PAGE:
The National Green Tribunal has directed the Secretary of the Ministry of Agriculture to submit a status report within six weeks on providing infrastructural assistance to farmers to stop them from burning crop residue to prevent air pollution.
A bench headed by NGT Chairperson Justice Adarsh Kumar Goel asked the official to take feedback from the authorities concerned on steps taken to enforce the directions of the tribunal including providing machinery to poor and marginal farmers.
The green panel said that the crop residue burning causes air pollution and industries should help the farmers by way of corporate social responsibility.
"As per estimate of the Niti Ayog, the farmers are required to be educated at a cost of Rs 700 crore. The report dated June 5, 2017 mentioned equipments available for the purpose. However, the poor farmers are unable to afford the cost of machines. Moreover, in situ degradation of paddy straw may help the soil. The central government has set aside a sum of Rs 685 crore for helping the farmers. Still, stubble burning continues.
"The above averments show that there are already directions of this Tribunal on the subject on which reliance has been placed. Need is for enforcement of the directions already issued. Accordingly, we direct the Secretary, Ministry of Agriculture to have a feedback from the authorities concerned as to enforcement of directions of the tribunal within six weeks and furnish a status report," the bench said.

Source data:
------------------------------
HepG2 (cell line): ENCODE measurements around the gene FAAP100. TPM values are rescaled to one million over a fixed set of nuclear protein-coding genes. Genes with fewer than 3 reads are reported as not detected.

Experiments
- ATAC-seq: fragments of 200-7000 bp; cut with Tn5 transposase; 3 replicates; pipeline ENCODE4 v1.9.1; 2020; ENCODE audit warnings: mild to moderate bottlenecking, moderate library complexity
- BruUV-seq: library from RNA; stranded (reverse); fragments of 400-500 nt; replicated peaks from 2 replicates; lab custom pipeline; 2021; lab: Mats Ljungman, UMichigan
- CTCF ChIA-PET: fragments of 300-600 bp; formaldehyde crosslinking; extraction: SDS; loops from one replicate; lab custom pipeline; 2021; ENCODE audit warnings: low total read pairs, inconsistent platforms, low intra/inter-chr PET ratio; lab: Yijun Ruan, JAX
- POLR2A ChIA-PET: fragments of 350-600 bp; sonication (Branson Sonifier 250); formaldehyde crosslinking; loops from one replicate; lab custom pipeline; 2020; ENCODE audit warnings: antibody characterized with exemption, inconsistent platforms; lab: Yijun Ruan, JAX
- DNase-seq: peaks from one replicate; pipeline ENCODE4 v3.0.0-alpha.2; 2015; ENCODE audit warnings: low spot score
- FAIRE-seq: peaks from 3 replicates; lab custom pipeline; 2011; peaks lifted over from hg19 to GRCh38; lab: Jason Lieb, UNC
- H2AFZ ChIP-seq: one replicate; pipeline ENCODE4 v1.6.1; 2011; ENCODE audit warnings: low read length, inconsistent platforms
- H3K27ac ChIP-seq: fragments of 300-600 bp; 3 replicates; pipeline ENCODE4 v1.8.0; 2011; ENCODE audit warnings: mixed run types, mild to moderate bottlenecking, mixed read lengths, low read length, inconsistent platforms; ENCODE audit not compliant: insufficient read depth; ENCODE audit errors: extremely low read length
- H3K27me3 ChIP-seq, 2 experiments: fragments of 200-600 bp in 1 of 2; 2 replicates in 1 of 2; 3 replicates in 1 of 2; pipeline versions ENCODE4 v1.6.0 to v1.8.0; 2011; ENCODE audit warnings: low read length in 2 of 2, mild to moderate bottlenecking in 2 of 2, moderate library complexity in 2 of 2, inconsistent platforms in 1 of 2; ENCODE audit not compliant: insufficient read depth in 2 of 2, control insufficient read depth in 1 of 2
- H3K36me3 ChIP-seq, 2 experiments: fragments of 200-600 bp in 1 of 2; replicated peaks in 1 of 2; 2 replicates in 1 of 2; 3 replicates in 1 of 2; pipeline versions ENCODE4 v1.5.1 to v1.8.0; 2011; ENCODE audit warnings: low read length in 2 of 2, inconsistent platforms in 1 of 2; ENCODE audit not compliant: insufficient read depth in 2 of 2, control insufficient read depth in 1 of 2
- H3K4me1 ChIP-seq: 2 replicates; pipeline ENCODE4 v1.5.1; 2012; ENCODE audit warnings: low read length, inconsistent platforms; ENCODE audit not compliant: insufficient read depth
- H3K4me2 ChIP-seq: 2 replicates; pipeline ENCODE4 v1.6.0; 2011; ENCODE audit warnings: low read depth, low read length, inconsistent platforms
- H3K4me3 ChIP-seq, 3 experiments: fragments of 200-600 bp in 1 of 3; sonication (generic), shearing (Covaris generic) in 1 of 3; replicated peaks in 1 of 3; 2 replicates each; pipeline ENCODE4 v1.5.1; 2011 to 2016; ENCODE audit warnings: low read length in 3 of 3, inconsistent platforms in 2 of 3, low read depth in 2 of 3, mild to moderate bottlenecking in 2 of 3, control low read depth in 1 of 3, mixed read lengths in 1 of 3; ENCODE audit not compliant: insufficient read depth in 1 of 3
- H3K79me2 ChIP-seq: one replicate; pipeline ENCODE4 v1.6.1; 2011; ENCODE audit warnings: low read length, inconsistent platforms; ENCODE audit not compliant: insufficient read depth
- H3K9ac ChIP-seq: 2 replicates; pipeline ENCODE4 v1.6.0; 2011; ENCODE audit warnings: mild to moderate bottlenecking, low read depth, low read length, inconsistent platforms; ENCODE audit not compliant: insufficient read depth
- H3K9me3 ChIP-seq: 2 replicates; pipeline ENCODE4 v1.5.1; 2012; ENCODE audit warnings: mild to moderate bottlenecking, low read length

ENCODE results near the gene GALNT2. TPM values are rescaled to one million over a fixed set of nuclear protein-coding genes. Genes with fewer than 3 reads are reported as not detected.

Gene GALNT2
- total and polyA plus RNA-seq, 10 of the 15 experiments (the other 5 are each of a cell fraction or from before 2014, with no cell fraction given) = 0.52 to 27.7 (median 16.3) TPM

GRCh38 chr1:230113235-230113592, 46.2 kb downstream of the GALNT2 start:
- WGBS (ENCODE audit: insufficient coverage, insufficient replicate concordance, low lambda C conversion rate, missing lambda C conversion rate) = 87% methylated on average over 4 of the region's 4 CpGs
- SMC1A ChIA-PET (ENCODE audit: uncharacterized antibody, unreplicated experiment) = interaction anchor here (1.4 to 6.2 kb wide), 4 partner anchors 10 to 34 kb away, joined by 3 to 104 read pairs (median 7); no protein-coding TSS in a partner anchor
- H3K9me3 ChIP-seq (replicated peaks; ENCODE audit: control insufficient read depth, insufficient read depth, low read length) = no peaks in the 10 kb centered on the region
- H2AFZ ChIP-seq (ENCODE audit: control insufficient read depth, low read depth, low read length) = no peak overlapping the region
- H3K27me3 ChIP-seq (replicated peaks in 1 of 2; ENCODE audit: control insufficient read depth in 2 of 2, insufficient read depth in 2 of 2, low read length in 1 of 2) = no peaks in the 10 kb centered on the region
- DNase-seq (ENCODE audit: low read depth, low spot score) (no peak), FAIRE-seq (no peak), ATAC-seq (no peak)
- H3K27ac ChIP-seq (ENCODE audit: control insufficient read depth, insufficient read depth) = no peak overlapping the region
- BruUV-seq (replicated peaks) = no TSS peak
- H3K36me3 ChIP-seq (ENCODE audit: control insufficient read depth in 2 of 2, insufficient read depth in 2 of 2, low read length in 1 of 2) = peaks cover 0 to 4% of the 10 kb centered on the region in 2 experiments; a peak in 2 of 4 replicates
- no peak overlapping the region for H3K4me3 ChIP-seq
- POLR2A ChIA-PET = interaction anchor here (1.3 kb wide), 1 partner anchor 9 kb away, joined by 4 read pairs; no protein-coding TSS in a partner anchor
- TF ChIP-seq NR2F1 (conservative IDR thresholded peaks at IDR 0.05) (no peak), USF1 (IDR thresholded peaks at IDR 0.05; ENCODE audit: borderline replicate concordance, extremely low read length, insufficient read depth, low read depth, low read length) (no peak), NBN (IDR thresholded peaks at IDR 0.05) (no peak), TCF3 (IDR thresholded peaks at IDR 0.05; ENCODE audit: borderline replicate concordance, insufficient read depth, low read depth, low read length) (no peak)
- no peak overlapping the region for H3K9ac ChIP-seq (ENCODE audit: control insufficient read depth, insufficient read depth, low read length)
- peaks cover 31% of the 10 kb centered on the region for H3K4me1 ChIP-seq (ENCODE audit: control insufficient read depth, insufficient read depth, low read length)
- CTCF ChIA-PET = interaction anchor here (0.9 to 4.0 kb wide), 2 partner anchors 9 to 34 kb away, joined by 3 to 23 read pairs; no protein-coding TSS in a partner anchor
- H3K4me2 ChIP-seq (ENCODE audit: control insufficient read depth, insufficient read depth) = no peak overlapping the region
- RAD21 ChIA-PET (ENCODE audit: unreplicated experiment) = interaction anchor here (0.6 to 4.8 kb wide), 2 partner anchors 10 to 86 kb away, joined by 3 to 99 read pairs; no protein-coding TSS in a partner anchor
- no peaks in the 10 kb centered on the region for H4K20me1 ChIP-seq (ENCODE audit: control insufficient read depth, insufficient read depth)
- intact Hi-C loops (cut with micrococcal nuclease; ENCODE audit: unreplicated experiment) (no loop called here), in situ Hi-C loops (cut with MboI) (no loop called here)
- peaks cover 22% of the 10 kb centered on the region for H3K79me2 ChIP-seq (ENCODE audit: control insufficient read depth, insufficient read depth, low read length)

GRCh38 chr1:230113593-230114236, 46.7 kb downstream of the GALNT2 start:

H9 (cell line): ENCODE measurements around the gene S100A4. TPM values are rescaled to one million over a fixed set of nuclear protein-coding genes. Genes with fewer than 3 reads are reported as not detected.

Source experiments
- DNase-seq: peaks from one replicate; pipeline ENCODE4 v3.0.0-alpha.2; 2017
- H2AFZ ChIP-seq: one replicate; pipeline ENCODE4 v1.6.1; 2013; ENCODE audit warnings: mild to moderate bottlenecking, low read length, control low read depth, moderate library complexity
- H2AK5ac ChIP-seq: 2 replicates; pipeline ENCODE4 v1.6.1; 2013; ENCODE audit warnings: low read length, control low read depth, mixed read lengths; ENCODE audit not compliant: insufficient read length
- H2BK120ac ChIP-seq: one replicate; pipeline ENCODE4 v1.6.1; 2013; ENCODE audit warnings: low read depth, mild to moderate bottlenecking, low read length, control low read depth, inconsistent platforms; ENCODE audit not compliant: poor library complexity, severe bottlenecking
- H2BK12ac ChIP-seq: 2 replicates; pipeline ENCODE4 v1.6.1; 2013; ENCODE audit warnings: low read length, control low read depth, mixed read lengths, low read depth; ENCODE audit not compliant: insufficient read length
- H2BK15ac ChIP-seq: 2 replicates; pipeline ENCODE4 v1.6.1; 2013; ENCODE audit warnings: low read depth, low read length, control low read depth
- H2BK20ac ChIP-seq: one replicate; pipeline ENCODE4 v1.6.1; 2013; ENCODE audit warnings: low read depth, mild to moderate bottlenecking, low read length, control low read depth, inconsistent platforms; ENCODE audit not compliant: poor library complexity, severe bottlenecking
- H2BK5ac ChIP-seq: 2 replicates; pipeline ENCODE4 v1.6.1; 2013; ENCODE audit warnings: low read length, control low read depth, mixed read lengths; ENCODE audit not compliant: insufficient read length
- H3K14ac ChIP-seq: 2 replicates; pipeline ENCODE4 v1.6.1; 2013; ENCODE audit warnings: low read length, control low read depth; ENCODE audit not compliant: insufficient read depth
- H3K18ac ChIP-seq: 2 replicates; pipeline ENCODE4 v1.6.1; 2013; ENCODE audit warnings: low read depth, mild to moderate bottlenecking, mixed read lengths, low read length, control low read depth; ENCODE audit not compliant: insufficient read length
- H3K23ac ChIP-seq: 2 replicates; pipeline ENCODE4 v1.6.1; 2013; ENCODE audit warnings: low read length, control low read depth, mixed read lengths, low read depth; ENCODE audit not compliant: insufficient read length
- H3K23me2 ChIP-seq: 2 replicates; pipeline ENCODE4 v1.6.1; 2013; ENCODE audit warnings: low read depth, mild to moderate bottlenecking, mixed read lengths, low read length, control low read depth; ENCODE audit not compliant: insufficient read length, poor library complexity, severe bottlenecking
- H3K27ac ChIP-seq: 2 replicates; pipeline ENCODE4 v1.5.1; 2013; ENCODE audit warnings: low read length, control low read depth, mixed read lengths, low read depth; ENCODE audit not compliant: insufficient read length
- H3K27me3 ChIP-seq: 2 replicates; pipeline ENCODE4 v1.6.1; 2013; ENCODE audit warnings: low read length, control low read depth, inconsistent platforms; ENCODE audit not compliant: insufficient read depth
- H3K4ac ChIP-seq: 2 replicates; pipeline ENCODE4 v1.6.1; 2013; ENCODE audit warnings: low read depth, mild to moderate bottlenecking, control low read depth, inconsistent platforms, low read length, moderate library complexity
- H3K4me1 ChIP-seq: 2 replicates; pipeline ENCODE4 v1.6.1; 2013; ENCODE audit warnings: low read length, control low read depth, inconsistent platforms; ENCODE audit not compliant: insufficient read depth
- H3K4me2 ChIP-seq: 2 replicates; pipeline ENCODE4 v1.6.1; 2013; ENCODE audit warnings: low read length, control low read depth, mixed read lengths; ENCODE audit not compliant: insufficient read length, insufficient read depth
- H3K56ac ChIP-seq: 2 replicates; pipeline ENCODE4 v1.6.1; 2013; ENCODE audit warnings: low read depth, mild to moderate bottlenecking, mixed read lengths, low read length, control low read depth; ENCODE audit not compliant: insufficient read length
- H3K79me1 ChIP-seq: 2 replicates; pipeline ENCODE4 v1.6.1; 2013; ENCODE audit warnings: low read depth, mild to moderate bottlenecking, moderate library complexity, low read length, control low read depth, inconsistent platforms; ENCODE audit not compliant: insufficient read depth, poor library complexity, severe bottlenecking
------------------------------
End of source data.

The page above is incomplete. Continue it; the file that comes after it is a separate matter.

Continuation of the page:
The tribunal said that it would consider the status report on September 18.
The plea said also contended that the corporate bodies should provide funds as part of their Corporate Social Responsibility to help the poor farmers.
The Punjab government had earlier faced the wrath of the tribunal for not taking effective steps to provide financial assistance and infrastructure facility to farmers to encourage them not to burn agricultural residue in their fields.
The green panel had said that three years had elapsed since its verdict in the Vikrant Tongad case, in which it had passed a slew of directions to stop crop burning, but the state government had shown a lethargic approach.
It had said the Punjab government had also failed to tie up with any company, private or public, which could utilise the crop residue.
The tribunal had directed the Delhi, Haryana, Punjab, Rajasthan and Uttar Pradesh governments to convene a meeting to work out a clear mechanism on transportation and use of stubble as fuel in power plants.
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